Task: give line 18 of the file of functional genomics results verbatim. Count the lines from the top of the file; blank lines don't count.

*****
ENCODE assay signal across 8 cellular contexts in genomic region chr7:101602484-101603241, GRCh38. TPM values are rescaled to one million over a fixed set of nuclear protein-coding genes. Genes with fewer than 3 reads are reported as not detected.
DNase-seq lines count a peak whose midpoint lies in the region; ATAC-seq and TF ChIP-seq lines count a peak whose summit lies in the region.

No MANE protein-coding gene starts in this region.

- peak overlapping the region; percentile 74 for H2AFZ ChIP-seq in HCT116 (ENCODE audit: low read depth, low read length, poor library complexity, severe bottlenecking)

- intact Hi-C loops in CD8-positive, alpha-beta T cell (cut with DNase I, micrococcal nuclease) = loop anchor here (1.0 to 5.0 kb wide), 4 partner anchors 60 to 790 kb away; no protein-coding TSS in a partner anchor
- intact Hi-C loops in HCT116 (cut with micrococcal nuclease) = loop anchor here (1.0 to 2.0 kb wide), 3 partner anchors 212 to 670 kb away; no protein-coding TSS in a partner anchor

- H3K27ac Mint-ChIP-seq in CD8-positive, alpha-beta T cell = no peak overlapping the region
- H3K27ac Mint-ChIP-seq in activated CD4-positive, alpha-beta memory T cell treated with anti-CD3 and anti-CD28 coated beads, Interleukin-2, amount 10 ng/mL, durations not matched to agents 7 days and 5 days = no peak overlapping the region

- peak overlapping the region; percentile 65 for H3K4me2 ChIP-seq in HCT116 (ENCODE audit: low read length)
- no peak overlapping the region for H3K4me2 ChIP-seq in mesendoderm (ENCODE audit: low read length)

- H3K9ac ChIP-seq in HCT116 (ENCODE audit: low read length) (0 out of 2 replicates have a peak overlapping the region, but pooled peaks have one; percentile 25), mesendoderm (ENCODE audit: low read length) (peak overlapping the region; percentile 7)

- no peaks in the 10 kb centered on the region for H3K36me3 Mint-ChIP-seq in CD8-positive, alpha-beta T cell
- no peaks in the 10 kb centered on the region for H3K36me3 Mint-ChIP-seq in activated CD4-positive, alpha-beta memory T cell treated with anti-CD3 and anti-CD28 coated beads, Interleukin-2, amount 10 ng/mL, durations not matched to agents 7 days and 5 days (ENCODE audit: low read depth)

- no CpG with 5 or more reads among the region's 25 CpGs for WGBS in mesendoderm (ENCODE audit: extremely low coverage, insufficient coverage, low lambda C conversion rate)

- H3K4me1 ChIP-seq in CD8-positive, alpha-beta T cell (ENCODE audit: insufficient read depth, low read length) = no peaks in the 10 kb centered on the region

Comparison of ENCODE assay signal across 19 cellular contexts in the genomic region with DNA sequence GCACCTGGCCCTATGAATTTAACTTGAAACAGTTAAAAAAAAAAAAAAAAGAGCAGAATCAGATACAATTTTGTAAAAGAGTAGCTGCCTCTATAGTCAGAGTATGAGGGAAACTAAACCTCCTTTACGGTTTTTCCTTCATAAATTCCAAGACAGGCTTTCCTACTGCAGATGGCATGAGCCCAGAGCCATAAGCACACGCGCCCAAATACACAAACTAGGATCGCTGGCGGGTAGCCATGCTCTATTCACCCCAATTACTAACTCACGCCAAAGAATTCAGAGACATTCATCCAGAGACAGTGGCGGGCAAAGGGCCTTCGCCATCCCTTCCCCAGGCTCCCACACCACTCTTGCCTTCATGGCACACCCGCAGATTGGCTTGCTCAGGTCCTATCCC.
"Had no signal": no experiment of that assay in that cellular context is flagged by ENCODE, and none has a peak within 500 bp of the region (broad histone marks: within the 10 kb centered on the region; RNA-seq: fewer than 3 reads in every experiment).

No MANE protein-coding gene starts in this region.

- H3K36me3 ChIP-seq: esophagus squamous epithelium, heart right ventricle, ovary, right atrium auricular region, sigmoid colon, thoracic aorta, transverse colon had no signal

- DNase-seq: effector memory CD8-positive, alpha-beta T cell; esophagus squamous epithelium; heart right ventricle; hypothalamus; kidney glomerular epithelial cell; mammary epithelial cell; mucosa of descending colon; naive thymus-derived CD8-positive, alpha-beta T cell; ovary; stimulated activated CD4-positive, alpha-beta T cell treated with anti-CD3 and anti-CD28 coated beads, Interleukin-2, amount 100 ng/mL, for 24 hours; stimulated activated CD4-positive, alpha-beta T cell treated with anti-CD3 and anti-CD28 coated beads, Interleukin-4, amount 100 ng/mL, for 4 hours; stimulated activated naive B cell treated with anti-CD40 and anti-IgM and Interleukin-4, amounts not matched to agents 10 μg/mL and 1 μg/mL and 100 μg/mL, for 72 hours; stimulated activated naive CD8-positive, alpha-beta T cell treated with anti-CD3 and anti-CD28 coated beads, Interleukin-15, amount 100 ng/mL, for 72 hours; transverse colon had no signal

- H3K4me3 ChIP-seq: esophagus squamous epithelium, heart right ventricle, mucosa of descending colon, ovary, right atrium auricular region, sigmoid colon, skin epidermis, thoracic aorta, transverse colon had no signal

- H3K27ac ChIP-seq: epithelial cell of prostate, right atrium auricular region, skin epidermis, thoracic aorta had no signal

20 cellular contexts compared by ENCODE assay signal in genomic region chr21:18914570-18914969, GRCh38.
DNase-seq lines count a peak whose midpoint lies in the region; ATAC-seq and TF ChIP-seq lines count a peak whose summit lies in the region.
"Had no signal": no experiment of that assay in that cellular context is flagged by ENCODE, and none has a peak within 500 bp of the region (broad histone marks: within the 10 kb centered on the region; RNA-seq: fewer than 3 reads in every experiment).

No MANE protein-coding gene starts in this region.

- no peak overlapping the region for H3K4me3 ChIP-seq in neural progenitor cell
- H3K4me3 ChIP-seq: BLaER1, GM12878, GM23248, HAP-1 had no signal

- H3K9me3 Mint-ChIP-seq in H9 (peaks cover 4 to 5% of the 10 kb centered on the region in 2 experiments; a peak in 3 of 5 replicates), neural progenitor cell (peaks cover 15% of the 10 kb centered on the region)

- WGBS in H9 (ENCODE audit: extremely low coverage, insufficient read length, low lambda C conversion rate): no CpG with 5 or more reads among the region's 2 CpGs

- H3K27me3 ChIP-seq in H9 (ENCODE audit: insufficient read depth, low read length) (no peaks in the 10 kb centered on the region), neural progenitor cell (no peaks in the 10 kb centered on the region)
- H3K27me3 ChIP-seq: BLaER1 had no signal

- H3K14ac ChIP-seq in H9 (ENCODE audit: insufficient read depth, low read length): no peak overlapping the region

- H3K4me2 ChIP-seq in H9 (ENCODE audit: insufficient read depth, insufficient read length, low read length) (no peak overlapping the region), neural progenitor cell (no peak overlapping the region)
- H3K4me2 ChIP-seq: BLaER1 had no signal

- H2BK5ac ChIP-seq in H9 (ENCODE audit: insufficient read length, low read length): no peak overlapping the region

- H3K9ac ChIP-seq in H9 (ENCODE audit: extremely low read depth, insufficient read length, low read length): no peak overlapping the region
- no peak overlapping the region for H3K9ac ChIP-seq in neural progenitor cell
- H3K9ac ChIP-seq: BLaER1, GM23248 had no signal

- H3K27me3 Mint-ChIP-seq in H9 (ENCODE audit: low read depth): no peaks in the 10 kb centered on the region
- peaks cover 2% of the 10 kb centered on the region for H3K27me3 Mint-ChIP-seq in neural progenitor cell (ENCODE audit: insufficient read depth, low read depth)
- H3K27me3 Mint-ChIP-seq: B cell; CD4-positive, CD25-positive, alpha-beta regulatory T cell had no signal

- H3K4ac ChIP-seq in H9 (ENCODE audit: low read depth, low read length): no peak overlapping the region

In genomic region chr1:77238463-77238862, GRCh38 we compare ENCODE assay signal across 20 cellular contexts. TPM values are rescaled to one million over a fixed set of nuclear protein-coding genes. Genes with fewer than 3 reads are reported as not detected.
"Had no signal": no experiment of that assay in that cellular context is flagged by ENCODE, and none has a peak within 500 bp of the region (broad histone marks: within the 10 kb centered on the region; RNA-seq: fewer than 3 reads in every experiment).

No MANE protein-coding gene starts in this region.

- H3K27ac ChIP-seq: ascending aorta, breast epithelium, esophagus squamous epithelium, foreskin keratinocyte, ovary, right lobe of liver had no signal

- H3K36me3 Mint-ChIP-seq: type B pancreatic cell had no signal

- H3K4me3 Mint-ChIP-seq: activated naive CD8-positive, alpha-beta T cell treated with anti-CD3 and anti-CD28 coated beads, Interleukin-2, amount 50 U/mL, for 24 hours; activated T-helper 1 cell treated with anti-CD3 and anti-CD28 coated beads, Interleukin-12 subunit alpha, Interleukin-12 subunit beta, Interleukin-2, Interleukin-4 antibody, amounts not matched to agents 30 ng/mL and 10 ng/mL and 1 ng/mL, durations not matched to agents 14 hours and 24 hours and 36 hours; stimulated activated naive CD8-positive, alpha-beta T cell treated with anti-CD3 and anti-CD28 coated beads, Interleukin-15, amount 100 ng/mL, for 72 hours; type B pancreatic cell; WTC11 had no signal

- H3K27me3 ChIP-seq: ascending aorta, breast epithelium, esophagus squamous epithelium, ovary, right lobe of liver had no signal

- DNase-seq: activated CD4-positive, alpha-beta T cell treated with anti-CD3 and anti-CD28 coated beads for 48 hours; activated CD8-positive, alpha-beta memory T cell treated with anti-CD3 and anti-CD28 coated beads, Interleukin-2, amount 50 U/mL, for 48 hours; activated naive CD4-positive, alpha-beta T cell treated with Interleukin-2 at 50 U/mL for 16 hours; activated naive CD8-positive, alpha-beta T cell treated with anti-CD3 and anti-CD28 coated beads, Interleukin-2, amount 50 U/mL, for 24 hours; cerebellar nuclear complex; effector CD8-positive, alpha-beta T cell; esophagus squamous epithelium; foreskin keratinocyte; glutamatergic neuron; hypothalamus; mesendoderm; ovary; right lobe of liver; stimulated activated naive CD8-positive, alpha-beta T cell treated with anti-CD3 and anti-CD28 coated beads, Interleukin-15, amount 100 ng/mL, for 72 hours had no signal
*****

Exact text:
No MANE protein-coding gene starts in this region.